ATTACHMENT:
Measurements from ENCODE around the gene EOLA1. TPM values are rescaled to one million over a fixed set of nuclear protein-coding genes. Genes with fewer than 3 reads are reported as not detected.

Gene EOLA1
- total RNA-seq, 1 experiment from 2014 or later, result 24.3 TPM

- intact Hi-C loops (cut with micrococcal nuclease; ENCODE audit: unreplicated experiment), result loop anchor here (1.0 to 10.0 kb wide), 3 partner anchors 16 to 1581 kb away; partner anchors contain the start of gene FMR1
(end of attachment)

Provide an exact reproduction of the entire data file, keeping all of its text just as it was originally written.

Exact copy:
Measurements from ENCODE around the gene EOLA1. TPM values are rescaled to one million over a fixed set of nuclear protein-coding genes. Genes with fewer than 3 reads are reported as not detected.

Gene EOLA1
- total RNA-seq, 1 experiment from 2014 or later, result 24.3 TPM

- intact Hi-C loops (cut with micrococcal nuclease; ENCODE audit: unreplicated experiment), result loop anchor here (1.0 to 10.0 kb wide), 3 partner anchors 16 to 1581 kb away; partner anchors contain the start of gene FMR1